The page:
The most popular radio station in the world is WII-FM. WII-FM stands for “What’s In It For Me?” If you do a serious amount of business correspondence or email marketing, this topic needs to stay forefront on every piece of email your write.
I am going to give you three ways to get your emails read, and acted upon. Here is a copy of an email I received this week:
From: Mike <last name withheld to protect their identity>
To: Chris Mitchell <firstname.lastname@example.org>
Hello Chris –
Do you think you can take a look at what we can do for you?
This email is from a vendor who is trying to sell me his direct mail service for my clients. I haven’t heard from him in 10 months. I haven’t done business with him. He’s out fishing for business. Let’s dissect the problems with this email:
1) Subject. “Follow-Up” isn’t a subject. It’s extremely vague. It doesn’t get my attention. And there is no benefit.
Lesson: Every email subject line needs to show a benefit. Whenever you are writing an email, especially one of a sales/marketing nature, the subject is going to get displayed in a recipient’s in-box. You get about 2-seconds to make an impression. Your subject line is the only thing they see. In 2-seconds you are judged – your email will be opened, skipped, or deleted. Remember – your subject line is your 2-second permission to get the next 30-seconds (when they open your email) to get your point across. If you fail with the subject line, your email will rarely get opened. Make your subject lines compelling.
2) Content. “Do you think you can take a look at what we can do for you?” I’m going to translate this: Can you drop what you’re doing right now? Can you remember what we talked about 10 months ago? Can you spend some money on my services? The answer is no. You’ve given me no reason to do this.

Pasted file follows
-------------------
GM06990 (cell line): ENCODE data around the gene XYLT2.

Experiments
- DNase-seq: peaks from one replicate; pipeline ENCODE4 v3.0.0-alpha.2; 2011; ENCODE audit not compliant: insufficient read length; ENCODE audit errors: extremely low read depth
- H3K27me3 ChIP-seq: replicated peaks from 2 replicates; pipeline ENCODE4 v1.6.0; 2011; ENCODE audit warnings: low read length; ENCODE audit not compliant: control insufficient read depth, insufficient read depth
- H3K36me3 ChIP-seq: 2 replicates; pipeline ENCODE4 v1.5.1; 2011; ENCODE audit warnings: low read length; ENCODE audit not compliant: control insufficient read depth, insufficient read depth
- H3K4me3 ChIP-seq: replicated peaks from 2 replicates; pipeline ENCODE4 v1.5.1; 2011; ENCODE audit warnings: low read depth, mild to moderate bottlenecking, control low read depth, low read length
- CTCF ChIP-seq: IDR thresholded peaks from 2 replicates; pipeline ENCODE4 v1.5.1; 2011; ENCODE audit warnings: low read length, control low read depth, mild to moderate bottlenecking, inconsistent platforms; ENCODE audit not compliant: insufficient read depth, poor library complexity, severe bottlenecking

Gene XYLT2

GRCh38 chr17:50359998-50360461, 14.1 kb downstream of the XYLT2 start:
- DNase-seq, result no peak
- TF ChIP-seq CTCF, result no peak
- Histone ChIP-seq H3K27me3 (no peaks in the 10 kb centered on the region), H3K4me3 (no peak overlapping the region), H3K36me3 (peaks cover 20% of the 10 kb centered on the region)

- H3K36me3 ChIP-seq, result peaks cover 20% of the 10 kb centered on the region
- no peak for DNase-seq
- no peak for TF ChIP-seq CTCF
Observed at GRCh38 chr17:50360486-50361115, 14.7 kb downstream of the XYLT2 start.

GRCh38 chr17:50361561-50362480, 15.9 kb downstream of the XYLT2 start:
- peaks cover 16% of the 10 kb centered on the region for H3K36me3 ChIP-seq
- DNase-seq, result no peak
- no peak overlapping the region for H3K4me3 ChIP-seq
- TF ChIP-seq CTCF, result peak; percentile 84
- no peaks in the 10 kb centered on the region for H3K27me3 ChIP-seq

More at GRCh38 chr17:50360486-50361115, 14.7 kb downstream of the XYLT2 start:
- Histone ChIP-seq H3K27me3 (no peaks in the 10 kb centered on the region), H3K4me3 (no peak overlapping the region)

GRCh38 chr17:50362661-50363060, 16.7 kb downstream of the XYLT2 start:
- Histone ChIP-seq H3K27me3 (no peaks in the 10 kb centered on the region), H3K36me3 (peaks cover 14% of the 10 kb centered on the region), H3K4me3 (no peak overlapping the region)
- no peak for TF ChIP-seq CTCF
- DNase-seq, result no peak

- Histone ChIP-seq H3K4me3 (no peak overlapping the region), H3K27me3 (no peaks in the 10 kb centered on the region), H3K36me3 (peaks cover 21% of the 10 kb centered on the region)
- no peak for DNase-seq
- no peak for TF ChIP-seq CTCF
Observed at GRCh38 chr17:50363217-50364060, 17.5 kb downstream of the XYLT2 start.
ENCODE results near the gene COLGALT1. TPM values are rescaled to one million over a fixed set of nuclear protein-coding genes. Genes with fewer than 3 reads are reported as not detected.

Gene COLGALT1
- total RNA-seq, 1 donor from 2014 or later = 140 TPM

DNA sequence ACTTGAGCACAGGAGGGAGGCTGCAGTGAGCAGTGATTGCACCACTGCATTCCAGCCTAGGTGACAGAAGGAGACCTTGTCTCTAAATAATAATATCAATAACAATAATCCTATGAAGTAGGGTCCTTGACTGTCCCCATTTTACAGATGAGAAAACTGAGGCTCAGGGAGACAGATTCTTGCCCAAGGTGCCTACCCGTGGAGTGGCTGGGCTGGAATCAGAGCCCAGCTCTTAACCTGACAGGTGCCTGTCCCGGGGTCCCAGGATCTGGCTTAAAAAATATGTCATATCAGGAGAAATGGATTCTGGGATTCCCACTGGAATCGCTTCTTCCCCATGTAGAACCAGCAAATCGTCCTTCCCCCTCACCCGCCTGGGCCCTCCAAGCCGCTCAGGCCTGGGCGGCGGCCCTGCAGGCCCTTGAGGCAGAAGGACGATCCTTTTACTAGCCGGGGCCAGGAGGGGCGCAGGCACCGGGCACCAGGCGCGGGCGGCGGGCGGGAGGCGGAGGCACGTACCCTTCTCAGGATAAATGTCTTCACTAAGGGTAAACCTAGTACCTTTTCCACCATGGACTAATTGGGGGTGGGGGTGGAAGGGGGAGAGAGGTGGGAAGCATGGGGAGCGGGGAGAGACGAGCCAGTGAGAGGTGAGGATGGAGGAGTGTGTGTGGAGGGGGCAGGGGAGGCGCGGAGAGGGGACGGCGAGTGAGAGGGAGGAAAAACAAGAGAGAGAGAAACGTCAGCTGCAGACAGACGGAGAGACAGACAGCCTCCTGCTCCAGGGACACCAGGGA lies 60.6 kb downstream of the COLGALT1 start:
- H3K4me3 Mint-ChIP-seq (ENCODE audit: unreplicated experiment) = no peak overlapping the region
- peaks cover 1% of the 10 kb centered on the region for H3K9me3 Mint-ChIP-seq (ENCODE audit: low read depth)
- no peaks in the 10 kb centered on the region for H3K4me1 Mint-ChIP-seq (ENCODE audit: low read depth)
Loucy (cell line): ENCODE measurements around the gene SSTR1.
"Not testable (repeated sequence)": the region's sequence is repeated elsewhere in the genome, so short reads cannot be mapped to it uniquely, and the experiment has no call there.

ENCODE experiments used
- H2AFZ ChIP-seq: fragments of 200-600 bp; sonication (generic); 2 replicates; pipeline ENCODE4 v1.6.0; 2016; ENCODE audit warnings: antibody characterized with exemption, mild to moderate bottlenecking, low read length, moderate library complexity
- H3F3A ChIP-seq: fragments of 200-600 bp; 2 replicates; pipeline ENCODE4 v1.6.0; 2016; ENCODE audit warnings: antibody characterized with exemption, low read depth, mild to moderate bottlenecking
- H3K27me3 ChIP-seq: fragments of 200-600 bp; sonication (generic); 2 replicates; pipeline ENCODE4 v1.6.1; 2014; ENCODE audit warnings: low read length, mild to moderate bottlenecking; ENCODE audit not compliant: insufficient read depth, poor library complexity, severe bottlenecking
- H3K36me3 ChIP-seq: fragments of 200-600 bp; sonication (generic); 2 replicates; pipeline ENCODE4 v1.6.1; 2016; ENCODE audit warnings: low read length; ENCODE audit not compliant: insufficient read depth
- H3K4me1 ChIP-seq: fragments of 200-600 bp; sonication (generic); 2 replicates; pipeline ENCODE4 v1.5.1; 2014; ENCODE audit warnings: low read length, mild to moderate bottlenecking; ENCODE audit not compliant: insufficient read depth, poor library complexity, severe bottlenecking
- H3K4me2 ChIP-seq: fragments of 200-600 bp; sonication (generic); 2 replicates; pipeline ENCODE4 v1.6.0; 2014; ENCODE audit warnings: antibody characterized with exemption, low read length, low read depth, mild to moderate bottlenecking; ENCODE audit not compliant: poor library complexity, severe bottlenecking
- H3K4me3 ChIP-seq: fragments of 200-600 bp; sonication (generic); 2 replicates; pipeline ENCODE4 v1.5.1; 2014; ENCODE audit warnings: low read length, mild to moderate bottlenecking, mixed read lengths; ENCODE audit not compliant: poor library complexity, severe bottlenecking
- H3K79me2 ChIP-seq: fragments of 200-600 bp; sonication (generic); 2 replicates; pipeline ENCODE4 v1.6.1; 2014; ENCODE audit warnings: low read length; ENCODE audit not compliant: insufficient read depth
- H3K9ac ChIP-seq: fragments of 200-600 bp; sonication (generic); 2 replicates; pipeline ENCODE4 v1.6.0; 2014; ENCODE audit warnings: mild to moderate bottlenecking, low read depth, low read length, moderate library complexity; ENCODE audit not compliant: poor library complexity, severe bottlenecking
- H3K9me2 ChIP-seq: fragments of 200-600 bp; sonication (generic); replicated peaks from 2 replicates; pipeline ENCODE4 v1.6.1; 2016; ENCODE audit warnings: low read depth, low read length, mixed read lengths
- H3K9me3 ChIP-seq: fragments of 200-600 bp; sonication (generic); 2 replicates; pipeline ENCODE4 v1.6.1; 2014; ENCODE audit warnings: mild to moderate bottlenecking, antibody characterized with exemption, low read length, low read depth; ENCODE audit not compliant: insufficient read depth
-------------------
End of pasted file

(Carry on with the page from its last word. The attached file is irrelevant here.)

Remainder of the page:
Lesson: In your content, always frame a benefit. Will I save money? In my case – Will it be of value to a specific client? If so…which one? Why should I take action now? The content of your email has to include “what’s in it for me?” or it will be ignored.
What is the valid business reason for getting this email? Have a valid business reason included in each piece of email correspondence you send. The word “because” is a very important word. It’s what is called a “trigger” word. It triggers response. According to copyblogger’s Brian Clark:
One of the most important characteristics of compelling, persuasive content is specificity. The more specific you are, the more credible your points, arguments or sales pitch.
There are many ways to be specific in your writing. One of the best is simply giving a reason why. And the most effective transition word when giving a “reason why” is because.
3) Contact information. In this particular email, there is none, except a return email address. Another major mistake.
Lesson: There is something in emailing called a signature. It’s automatic. It can be added to every piece of email you send, and includes your name, title, company, phone and fax number. If you don’t use it, please start immediately.
Don’t make anyone look around for your phone or fax number. If, after reading your email, they are compelled to call you…please make it easy.
HERE’S A TIP THAT JUST MADE THIS BLOG WORTH READING TODAY: One more thing about automatic signatures. Add a link to your website and blog in your email signatures. You will be suprised at the number of people who will visit your website or blog using this technique. Who knows? One of them just might become your next customer.
Chris Mitchell is the President and Founder of 25-8 Marketing, Inc, a full service advertising agency that plans and implements marketing programs for small to medium-sized businesses. He is a consultant, speaker and author and has worked with hundreds of companies. He has over 20 years of real-world advertising experience, and understands the marketing challenges of the small business owner.